Archives: Securities Laws

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The SEC’s Enforcement Division Reports Elevated Enforcement Action and Monetary Recovery Levels

The SEC’s Enforcement Division had another active enforcement year in fiscal 2019, which ended September 30, 2019, that resulted in substantial recoveries. According to the Division’s latest annual report, the agency pursued more enforcement actions in fiscal 2019, including more standalone actions, than in the past several years. The agency’s enforcement action monetary recoveries, including … Continue Reading

Supreme Court to Consider SEC’s Authority to Seek and Obtain Disgorgement

In its June 2017 decision in Kokesh v. SEC  (discussed here), the U.S. Supreme Court held that disgorgement in an SEC enforcement action represents a “penalty,” and therefore a SEC enforcement action  claim for disgorgement is subject to a five-year statute of limitation. In reaching this decision, the Court emphasized (in footnote 3 to the … Continue Reading

SEC Public Company Enforcement Activity Remained Near Record Levels in FY2019’s First Half

Driven in significant part by the new actions filed as part of the SEC’s Share Class Selection Disclosure Initiative, the number of SEC enforcement actions against public companies and subsidiaries remained at “near-record levels” in the first half of fiscal year 2018, according to a recent report. The report, published by Cornerstone Research in collaboration … Continue Reading

Supreme Court: Even One Who Did Not “Make” a False Statement May Still be Subject to Scheme Liability

In its 2011 decision in the Janus Group case, the U.S. Supreme Court held that one who does not “make” a false statement cannot be held liable under section (b) of Rule 10b-5. In an enforcement action brought against him by the SEC, the defendant, Francis Lorenzo, argued that under the Janus case, he could … Continue Reading

Just a Reminder: Private Company Executives Can Be Held Liable Under the Federal Securities Laws

Although it is not always appreciated or taken into account, the fact is that executives of private companies can be held liable for statements or other actions made in violation of the federal securities laws. One very recent and high-profile example where this happened involved the SEC enforcement action (and subsequent criminal proceedings) involving the … Continue Reading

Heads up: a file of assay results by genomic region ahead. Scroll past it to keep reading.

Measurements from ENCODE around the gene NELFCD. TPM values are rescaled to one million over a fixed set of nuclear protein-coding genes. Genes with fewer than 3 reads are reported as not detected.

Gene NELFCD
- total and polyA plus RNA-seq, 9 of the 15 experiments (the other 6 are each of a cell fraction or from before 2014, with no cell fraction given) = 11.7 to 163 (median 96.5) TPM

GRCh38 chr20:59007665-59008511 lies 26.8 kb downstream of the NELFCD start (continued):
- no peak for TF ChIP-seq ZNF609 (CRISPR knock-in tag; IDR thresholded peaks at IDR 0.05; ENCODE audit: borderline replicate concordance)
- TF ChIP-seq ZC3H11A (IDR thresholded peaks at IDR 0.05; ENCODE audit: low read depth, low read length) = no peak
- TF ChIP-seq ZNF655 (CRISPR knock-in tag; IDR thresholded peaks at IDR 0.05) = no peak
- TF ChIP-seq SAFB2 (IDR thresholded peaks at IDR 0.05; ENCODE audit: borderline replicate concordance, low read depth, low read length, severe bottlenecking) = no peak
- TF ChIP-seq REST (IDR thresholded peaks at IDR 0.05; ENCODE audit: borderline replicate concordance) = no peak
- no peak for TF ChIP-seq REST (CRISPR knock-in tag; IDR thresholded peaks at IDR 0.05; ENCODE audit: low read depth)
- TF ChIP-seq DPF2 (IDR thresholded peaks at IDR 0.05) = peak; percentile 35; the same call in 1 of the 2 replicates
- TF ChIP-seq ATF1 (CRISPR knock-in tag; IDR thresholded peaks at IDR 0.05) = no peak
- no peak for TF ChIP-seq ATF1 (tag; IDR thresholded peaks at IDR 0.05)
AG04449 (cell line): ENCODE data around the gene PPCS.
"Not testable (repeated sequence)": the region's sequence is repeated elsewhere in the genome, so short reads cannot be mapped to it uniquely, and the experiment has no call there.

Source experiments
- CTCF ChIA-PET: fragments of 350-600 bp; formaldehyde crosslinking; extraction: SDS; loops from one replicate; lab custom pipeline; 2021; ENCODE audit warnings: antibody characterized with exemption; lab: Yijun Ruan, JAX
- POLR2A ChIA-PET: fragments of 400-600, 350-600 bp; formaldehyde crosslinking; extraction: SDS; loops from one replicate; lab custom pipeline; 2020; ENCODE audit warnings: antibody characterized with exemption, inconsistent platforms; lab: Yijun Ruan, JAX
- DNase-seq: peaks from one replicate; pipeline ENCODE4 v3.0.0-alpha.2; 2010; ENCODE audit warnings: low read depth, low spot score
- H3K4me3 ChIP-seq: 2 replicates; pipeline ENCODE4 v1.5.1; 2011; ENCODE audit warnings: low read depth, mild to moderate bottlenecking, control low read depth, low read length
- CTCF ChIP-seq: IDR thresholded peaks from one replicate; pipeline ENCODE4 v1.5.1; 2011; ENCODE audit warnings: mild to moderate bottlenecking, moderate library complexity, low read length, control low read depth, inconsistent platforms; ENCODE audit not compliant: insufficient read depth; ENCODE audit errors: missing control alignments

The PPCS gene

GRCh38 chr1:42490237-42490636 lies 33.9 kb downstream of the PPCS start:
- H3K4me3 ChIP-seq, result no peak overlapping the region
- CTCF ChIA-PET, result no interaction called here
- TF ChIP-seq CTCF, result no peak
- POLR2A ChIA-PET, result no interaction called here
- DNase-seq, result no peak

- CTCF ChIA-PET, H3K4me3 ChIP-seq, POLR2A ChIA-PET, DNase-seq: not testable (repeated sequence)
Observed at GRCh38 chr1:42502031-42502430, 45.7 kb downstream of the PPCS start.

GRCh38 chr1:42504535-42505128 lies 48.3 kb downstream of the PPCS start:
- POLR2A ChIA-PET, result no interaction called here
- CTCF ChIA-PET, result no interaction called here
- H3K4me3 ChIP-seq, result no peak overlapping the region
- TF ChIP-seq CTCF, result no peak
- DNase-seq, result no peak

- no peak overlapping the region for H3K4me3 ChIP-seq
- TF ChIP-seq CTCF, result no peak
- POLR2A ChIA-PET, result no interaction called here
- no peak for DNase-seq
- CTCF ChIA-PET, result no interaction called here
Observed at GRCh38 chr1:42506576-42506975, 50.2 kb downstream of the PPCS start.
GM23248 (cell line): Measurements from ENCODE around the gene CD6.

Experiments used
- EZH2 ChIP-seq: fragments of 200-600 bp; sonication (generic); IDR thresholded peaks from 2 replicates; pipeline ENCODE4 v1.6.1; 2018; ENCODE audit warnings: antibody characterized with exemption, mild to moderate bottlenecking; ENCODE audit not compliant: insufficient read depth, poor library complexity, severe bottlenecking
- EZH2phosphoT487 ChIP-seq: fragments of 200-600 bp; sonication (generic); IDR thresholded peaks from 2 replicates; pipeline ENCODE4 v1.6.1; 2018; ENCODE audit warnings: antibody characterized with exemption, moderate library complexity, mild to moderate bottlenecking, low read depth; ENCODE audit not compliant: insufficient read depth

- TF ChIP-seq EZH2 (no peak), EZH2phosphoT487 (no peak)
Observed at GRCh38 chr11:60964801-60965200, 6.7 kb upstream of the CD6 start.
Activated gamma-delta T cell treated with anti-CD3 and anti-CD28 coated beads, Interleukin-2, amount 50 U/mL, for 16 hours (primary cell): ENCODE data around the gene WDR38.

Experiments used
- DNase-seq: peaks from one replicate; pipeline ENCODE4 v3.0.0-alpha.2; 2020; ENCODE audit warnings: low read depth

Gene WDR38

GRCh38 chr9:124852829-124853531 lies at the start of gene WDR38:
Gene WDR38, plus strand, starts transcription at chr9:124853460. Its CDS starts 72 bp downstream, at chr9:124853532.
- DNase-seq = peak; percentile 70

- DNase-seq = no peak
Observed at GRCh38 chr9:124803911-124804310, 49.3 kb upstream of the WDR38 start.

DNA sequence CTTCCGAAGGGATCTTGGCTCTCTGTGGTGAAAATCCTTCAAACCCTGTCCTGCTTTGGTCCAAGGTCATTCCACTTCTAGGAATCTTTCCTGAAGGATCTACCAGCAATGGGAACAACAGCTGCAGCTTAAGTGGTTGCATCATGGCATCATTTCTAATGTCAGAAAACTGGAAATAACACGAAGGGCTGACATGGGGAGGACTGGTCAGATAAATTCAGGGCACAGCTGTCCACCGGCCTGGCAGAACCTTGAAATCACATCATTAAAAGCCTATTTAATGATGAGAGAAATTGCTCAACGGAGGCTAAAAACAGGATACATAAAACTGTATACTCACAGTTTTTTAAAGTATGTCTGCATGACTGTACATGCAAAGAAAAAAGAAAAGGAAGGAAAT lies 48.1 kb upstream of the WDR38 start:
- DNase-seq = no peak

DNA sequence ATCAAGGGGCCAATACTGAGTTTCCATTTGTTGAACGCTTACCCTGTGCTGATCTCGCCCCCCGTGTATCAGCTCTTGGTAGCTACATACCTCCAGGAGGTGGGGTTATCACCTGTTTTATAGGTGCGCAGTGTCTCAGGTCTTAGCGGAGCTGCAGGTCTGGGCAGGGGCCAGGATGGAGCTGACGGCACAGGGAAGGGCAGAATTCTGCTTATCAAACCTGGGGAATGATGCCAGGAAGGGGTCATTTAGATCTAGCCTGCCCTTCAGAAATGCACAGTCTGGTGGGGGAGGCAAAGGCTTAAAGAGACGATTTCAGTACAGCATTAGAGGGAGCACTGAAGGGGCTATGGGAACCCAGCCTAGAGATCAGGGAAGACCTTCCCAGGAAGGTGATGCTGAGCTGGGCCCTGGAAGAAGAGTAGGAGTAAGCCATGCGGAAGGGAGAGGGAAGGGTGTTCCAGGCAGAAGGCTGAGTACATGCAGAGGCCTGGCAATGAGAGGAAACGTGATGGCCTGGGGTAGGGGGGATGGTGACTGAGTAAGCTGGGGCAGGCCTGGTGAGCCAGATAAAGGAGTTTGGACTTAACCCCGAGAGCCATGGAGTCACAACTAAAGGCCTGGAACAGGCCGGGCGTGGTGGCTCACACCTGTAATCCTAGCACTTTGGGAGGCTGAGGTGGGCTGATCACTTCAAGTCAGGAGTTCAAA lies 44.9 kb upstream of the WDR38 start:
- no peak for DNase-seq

Guest Post: Why the Shutdown Must End

Among the agencies largely closed by the current partial U.S. federal government shutdown is the U.S. Securities and Exchange Commission (SEC). In the following guest post,  John Reed Stark, President of John Reed Stark Consulting and former Chief of the SEC’s Office of Internet Enforcement, takes a look at what the SEC’s closure means for … Continue Reading

Guest Post: Section 11 Claims May Remain in State Court; How Will Companies and D&O Carriers Respond?

As I noted at the time (here), on December 19, 2018, Delaware Vice Chancellor Later held that under Delaware law, a corporate charter provision specifying that liability actions under Section 11 of the Securities Act of 1934 must be brought in federal court are invalid and ineffective. A copy of Laster’s opinion in Sciabacucchi v. … Continue Reading

Guest Post: Five Hidden Takeaways from the Khaled and Mayweather SEC Orders

On November 29, 2018, the SEC announced that it had settled charges with boxer Floyd Mayweather Jr. and music producer DJ Khaled for failing to disclose payments they received for promoting investments in Initial Coin Offerings (ICOs). In the following guest post, John Reed Stark, the President of John Reed Stark Consulting and former Chief … Continue Reading

Guest Post: The SEC’s Outsider Trading Program: The Silence is Deafening